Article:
Every article of clothing has its counterpart: a feminine, soft skirt is complemented by more compact accessories and a form-fitting jacket. A patterned piece can be exciting–but not outrageous–when it is placed with muted colors, like pastels, or solid hues like navy. A long-sleeved shirt can tone down a risque pair of shorts, while a conservative dress can gain a subtle seductiveness with sheer details. When it comes down to it, moderation and balance are just as important in fashion as in everyday life! Yes, there are plenty of risk-takers in the world of high fashion; but, when style’s most basic elements are considered (and you’re going to work instead of a runway), there should always be some balance to be found within the depths of the fabric*.

*Disclaimer: I use “should” EXTREMELY loosely. Your style should be whatever makes you feel good, and there’s no easier way to make a statement than wearing a themed or monochromatic look. My suggestions are just that: suggestions! 🙂 Make your own fashion rules for your own style–or just throw rules out the window completely!


The Wasting of Humanity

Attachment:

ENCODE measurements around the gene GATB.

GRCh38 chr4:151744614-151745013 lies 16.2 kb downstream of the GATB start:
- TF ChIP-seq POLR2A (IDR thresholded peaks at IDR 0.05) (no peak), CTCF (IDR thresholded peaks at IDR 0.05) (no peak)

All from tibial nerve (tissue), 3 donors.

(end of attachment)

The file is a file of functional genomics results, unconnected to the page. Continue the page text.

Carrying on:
Before college, my friends and I often enjoyed going shopping together. We were all high school students with fairly low budgets, and therefore we were all extremely cheap. If an item was not on sale, it was unheard of to make the purchase. Yet, in college I have discovered that there are many people who do this. People actually pay original prices for their purchases, tossing money around as if they are recycling disposable cans. One of my roommates did this in particular, and it always left me in a state of bewildered disgust. How can anyone spend something that other people need so badly with such a casual attitude? After her first serving of rice, my roommate would throw out the rest of the pot. This waste of food disturbs me far more than the waste of money, because, while there may be people who do not really value money in the world, everyone values food. Food is a necessity for survival, a miracle of nature, and a critical staple that no one should squander. Humans can be so wasteful, and yet also so gluttonous, that I find myself overwhelmed by my disillusionment. We value material goods immensely, and yet, when our desire leaves the object, we presume that its value to everyone else vanishes too, and we proceed to dispose of it as an object devoid of quality. Such extreme focus on our own desire culminates in a race that has become both distressingly self-centered and alarmingly impatient. We would rather pay extra money for instant gratification than wait for a sale price, and once we are bored, we label the offending merchandise as a castoff for everyone else, simply because the individual does not like it anymore. Such selfishness seems to be the crux of humanity’s failures.